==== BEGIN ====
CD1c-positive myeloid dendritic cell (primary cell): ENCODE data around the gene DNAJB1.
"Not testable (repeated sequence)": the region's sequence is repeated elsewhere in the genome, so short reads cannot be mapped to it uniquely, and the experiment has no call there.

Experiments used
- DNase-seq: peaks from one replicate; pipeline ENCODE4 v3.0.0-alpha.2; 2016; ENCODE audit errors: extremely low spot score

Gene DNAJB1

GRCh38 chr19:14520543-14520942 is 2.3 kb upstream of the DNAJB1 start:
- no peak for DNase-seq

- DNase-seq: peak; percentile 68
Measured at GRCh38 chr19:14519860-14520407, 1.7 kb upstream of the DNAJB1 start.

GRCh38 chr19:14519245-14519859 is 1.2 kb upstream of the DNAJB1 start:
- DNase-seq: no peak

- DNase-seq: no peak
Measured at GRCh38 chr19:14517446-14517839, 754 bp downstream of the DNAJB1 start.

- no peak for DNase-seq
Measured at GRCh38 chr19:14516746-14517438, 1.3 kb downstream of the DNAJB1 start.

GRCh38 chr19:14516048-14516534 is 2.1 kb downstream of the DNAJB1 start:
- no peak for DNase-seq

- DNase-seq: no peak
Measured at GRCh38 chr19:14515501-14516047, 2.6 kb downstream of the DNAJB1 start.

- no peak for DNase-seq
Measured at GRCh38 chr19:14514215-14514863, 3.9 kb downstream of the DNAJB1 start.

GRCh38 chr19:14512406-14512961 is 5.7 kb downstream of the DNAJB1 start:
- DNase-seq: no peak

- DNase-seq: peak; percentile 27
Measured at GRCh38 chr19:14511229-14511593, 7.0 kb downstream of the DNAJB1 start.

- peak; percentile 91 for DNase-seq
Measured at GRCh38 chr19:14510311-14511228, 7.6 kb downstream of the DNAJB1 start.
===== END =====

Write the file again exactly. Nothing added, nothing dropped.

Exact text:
CD1c-positive myeloid dendritic cell (primary cell): ENCODE data around the gene DNAJB1.
"Not testable (repeated sequence)": the region's sequence is repeated elsewhere in the genome, so short reads cannot be mapped to it uniquely, and the experiment has no call there.

Experiments used
- DNase-seq: peaks from one replicate; pipeline ENCODE4 v3.0.0-alpha.2; 2016; ENCODE audit errors: extremely low spot score

Gene DNAJB1

GRCh38 chr19:14520543-14520942 is 2.3 kb upstream of the DNAJB1 start:
- no peak for DNase-seq

- DNase-seq: peak; percentile 68
Measured at GRCh38 chr19:14519860-14520407, 1.7 kb upstream of the DNAJB1 start.

GRCh38 chr19:14519245-14519859 is 1.2 kb upstream of the DNAJB1 start:
- DNase-seq: no peak

- DNase-seq: no peak
Measured at GRCh38 chr19:14517446-14517839, 754 bp downstream of the DNAJB1 start.

- no peak for DNase-seq
Measured at GRCh38 chr19:14516746-14517438, 1.3 kb downstream of the DNAJB1 start.

GRCh38 chr19:14516048-14516534 is 2.1 kb downstream of the DNAJB1 start:
- no peak for DNase-seq

- DNase-seq: no peak
Measured at GRCh38 chr19:14515501-14516047, 2.6 kb downstream of the DNAJB1 start.

- no peak for DNase-seq
Measured at GRCh38 chr19:14514215-14514863, 3.9 kb downstream of the DNAJB1 start.

GRCh38 chr19:14512406-14512961 is 5.7 kb downstream of the DNAJB1 start:
- DNase-seq: no peak

- DNase-seq: peak; percentile 27
Measured at GRCh38 chr19:14511229-14511593, 7.0 kb downstream of the DNAJB1 start.

- peak; percentile 91 for DNase-seq
Measured at GRCh38 chr19:14510311-14511228, 7.6 kb downstream of the DNAJB1 start.